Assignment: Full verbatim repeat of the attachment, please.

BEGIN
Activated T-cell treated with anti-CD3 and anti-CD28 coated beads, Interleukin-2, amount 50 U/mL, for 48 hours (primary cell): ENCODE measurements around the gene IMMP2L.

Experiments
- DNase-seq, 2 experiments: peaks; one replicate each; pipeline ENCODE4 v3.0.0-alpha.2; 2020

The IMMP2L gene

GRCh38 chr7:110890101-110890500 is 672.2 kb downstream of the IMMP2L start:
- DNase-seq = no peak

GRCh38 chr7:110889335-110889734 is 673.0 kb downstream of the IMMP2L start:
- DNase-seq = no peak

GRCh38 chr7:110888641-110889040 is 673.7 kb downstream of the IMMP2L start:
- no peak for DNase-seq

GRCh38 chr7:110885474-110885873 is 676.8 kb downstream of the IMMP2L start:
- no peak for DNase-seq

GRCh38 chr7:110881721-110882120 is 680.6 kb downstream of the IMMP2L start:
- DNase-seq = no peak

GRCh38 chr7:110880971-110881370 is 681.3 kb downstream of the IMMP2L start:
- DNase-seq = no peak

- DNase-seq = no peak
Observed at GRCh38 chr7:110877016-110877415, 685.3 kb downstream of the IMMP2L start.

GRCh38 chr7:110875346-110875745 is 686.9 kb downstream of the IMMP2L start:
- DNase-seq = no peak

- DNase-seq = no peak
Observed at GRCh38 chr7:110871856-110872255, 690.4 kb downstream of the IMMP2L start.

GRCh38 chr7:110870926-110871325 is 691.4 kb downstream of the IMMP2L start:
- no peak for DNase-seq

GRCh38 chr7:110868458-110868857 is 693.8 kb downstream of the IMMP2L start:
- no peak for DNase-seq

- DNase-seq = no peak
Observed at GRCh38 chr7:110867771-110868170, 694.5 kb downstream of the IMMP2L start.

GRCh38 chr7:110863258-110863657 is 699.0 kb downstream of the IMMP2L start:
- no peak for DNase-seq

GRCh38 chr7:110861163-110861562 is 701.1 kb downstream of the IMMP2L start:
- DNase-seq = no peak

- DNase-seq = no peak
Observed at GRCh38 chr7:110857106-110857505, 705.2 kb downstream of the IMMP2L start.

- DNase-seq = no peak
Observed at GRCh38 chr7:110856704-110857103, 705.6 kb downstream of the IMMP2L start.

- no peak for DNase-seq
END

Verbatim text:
Activated T-cell treated with anti-CD3 and anti-CD28 coated beads, Interleukin-2, amount 50 U/mL, for 48 hours (primary cell): ENCODE measurements around the gene IMMP2L.

Experiments
- DNase-seq, 2 experiments: peaks; one replicate each; pipeline ENCODE4 v3.0.0-alpha.2; 2020

The IMMP2L gene

GRCh38 chr7:110890101-110890500 is 672.2 kb downstream of the IMMP2L start:
- DNase-seq = no peak

GRCh38 chr7:110889335-110889734 is 673.0 kb downstream of the IMMP2L start:
- DNase-seq = no peak

GRCh38 chr7:110888641-110889040 is 673.7 kb downstream of the IMMP2L start:
- no peak for DNase-seq

GRCh38 chr7:110885474-110885873 is 676.8 kb downstream of the IMMP2L start:
- no peak for DNase-seq

GRCh38 chr7:110881721-110882120 is 680.6 kb downstream of the IMMP2L start:
- DNase-seq = no peak

GRCh38 chr7:110880971-110881370 is 681.3 kb downstream of the IMMP2L start:
- DNase-seq = no peak

- DNase-seq = no peak
Observed at GRCh38 chr7:110877016-110877415, 685.3 kb downstream of the IMMP2L start.

GRCh38 chr7:110875346-110875745 is 686.9 kb downstream of the IMMP2L start:
- DNase-seq = no peak

- DNase-seq = no peak
Observed at GRCh38 chr7:110871856-110872255, 690.4 kb downstream of the IMMP2L start.

GRCh38 chr7:110870926-110871325 is 691.4 kb downstream of the IMMP2L start:
- no peak for DNase-seq

GRCh38 chr7:110868458-110868857 is 693.8 kb downstream of the IMMP2L start:
- no peak for DNase-seq

- DNase-seq = no peak
Observed at GRCh38 chr7:110867771-110868170, 694.5 kb downstream of the IMMP2L start.

GRCh38 chr7:110863258-110863657 is 699.0 kb downstream of the IMMP2L start:
- no peak for DNase-seq

GRCh38 chr7:110861163-110861562 is 701.1 kb downstream of the IMMP2L start:
- DNase-seq = no peak

- DNase-seq = no peak
Observed at GRCh38 chr7:110857106-110857505, 705.2 kb downstream of the IMMP2L start.

- DNase-seq = no peak
Observed at GRCh38 chr7:110856704-110857103, 705.6 kb downstream of the IMMP2L start.

- no peak for DNase-seq